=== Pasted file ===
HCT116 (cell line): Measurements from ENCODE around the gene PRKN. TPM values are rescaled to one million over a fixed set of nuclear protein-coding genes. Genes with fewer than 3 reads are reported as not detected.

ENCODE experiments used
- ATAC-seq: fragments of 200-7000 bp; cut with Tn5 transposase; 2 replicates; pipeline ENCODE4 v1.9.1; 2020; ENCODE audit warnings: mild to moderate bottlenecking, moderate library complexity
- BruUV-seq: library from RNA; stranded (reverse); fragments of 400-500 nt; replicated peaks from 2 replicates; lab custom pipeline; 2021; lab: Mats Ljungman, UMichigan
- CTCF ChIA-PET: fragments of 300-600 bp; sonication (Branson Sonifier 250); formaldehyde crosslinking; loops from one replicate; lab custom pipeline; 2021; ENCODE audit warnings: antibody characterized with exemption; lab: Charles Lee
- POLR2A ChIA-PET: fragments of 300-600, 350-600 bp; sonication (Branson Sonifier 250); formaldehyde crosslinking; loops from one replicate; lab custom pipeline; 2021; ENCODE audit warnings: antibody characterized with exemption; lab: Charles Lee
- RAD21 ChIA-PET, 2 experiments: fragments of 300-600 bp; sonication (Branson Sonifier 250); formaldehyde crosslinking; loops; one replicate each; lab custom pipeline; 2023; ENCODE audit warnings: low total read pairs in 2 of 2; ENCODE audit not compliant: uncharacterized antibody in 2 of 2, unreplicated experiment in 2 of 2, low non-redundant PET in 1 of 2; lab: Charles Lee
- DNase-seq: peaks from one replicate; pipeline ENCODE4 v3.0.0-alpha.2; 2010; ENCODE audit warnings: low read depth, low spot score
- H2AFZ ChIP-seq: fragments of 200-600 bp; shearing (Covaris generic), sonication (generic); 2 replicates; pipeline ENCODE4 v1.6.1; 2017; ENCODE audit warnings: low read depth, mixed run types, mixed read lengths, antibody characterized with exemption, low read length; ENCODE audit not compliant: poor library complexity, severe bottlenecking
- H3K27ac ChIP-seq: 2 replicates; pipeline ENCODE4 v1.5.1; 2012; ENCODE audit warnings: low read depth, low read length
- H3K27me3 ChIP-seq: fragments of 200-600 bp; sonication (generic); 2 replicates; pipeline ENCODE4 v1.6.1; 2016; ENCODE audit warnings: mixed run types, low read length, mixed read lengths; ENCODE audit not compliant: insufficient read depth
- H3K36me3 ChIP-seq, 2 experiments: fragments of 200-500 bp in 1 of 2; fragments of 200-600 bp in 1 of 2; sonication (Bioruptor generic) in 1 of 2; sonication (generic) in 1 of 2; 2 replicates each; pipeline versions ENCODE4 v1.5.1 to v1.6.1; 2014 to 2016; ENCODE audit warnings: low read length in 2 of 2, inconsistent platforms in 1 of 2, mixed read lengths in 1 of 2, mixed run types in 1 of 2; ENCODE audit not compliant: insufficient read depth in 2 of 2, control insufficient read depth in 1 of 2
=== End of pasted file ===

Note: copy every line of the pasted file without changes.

HCT116 (cell line): Measurements from ENCODE around the gene PRKN. TPM values are rescaled to one million over a fixed set of nuclear protein-coding genes. Genes with fewer than 3 reads are reported as not detected.

ENCODE experiments used
- ATAC-seq: fragments of 200-7000 bp; cut with Tn5 transposase; 2 replicates; pipeline ENCODE4 v1.9.1; 2020; ENCODE audit warnings: mild to moderate bottlenecking, moderate library complexity
- BruUV-seq: library from RNA; stranded (reverse); fragments of 400-500 nt; replicated peaks from 2 replicates; lab custom pipeline; 2021; lab: Mats Ljungman, UMichigan
- CTCF ChIA-PET: fragments of 300-600 bp; sonication (Branson Sonifier 250); formaldehyde crosslinking; loops from one replicate; lab custom pipeline; 2021; ENCODE audit warnings: antibody characterized with exemption; lab: Charles Lee
- POLR2A ChIA-PET: fragments of 300-600, 350-600 bp; sonication (Branson Sonifier 250); formaldehyde crosslinking; loops from one replicate; lab custom pipeline; 2021; ENCODE audit warnings: antibody characterized with exemption; lab: Charles Lee
- RAD21 ChIA-PET, 2 experiments: fragments of 300-600 bp; sonication (Branson Sonifier 250); formaldehyde crosslinking; loops; one replicate each; lab custom pipeline; 2023; ENCODE audit warnings: low total read pairs in 2 of 2; ENCODE audit not compliant: uncharacterized antibody in 2 of 2, unreplicated experiment in 2 of 2, low non-redundant PET in 1 of 2; lab: Charles Lee
- DNase-seq: peaks from one replicate; pipeline ENCODE4 v3.0.0-alpha.2; 2010; ENCODE audit warnings: low read depth, low spot score
- H2AFZ ChIP-seq: fragments of 200-600 bp; shearing (Covaris generic), sonication (generic); 2 replicates; pipeline ENCODE4 v1.6.1; 2017; ENCODE audit warnings: low read depth, mixed run types, mixed read lengths, antibody characterized with exemption, low read length; ENCODE audit not compliant: poor library complexity, severe bottlenecking
- H3K27ac ChIP-seq: 2 replicates; pipeline ENCODE4 v1.5.1; 2012; ENCODE audit warnings: low read depth, low read length
- H3K27me3 ChIP-seq: fragments of 200-600 bp; sonication (generic); 2 replicates; pipeline ENCODE4 v1.6.1; 2016; ENCODE audit warnings: mixed run types, low read length, mixed read lengths; ENCODE audit not compliant: insufficient read depth
- H3K36me3 ChIP-seq, 2 experiments: fragments of 200-500 bp in 1 of 2; fragments of 200-600 bp in 1 of 2; sonication (Bioruptor generic) in 1 of 2; sonication (generic) in 1 of 2; 2 replicates each; pipeline versions ENCODE4 v1.5.1 to v1.6.1; 2014 to 2016; ENCODE audit warnings: low read length in 2 of 2, inconsistent platforms in 1 of 2, mixed read lengths in 1 of 2, mixed run types in 1 of 2; ENCODE audit not compliant: insufficient read depth in 2 of 2, control insufficient read depth in 1 of 2